Thursday, July 30, 2009


I'm sitting here waiting for my mom. We're going to drive to Brigham City so we can eat lunch at Maddox. That's how much she and I care about these things. We'll get in a car and drive far distances to eat fried chicken, whereas I really cannot be bothered to go to a life-saving doctor's appointment if it's south of 21st South here in Salt Lake. There's something kinda sick about this, I think.

Anyway, I'm also thinking about a conversation I had last night with the luminous Carol Williams. Carol made the observation that most people who've been successful in the world of kid lit have tended to focus on a genre rather than being all over the place. There are notable exceptions, of course. But even people like Cynthia Rylant have focused on one genre at a time during their careers, even if they write everything from picture books to YA.

This has made me wonder about my own career. I've tried a lot of different things--sometimes successfully, sometimes not. I don't regret it, and really part of the reason I've tried different things is that I couldn't sell a YA novel for awhile, even though that was my first love.

I have to say I think Carol's right, though. Most people with splendid careers seem to have an identifiable focus. Am I right about this? Are there obvious exceptions I'm forgetting? Your thoughts, please.


Lisa B. said...

what an interesting insight. I am going to think about this with respect to my little corner of the world.

LucindaF said...

Making me think here.
What is the measure of success?
For some, getting ANYTHING published is a grand achievement.

You've had a series of Pirate Picture books. You've had a number of YA novels, and you write a weekly column for adults.

Maybe others stay with one niche because it takes so long for them to master it. Or editors are like casting directors, and once you're a character in a Disney show, you can't be taken seriously anywhere else.

There is I'm sure, a lot of truth to what Carol says for many reasons, mainly because I like her so I'm just going to take her at face value.

I think if you're good enough, you can do anything.

Kerry said...

Well, the first counter example that pops to my mind is Madeleine L'Engle. She published in several genres--more diversely *after* she was successful, of course, but her first books were adult books. Then she won the Newbery for Wrinkle, which is fairly middle grade, and a Newbery honor for Ring of Endless light, which is YA. Toward the end of her life she mainly wrote nonfiction and poetry. I'm pretty sure if I had five more minutes I could think of a whole lot of others like her.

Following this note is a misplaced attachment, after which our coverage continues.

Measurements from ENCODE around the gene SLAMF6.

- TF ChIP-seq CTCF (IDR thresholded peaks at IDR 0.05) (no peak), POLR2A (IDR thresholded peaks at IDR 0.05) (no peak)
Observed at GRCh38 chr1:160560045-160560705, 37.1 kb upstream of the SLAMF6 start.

Maybe people who write in one genre alone have a real *love* for that genre, which is probably more important than which genre it is or their consistency in it. If you don't like writing all your books in one category, I don't think limiting yourself to that category is going end up producing better books. Writing what you love to write--wherever that takes you--seems like it'd give you a much better chance to produce something great.

Short version: not sure I agree with Carol, though I love her madly. I think everyone's path is a little different. Success seems to me to be more of just *continuing to do stuff* than anything else. But I guess it depends on how you define success.

Kerry said...


(drawing from my book study now)

what publishing all your books in a single genre *does* do is to give all of your *new* books the chance to borrow the marketing efforts of *previous* books--in essence multiplying the marketing presence by the total number of books you've published in that genre. This correlation can be quite strong--about a 70% advantage, we found.

doesn't say anything about the quality of the writing, though. just the size of sales, which goes right back to your definition of success.


Randi said...

I just read the Maddox part and started salivating... mmmmmm.... Also, thank you soooo much for your help yesterday! We really really appreciate how willing you were (and quinton too!) We love you and can't thank you enough!

BBB said...

The first author I think of that has jumped genre's is Jane Yolen.

I also think Shannon Hale has tried to do with her adult novels, but not very successfully.

I agree that it's not a common thing for an author to be successful with different genre's. I mostly think it's because of what Kerry says in her second post.

My husband was telling me about a radio program he heard with Brandon Sanderson about how successful people and companies get 'branded'. Once you're branded as a certain thing, it's hard for your following to see you as anything else but that.

Like Nike, did you know they make dress shoes? They do. But when would I ever buy Nike dress shoes? They know how to do athletics like nobody's business, but if I'm gonna get dress shoes, I'm going to find someone who does dress shoes like nobody's business.

The J.K. Rowlings of the world might as well publish under a pseudonym if they want to be successful in anything other than what they've always done.

Kerry said...

speaking of pseudonyms, I was thinking about pseudonyms this morning and I realized that a lot of successful authors we think of as publishing in a single genre are actually publishing in multiple genres under different names. Dean Koontz does that, for example, and he's like a gazillionaire or something. xo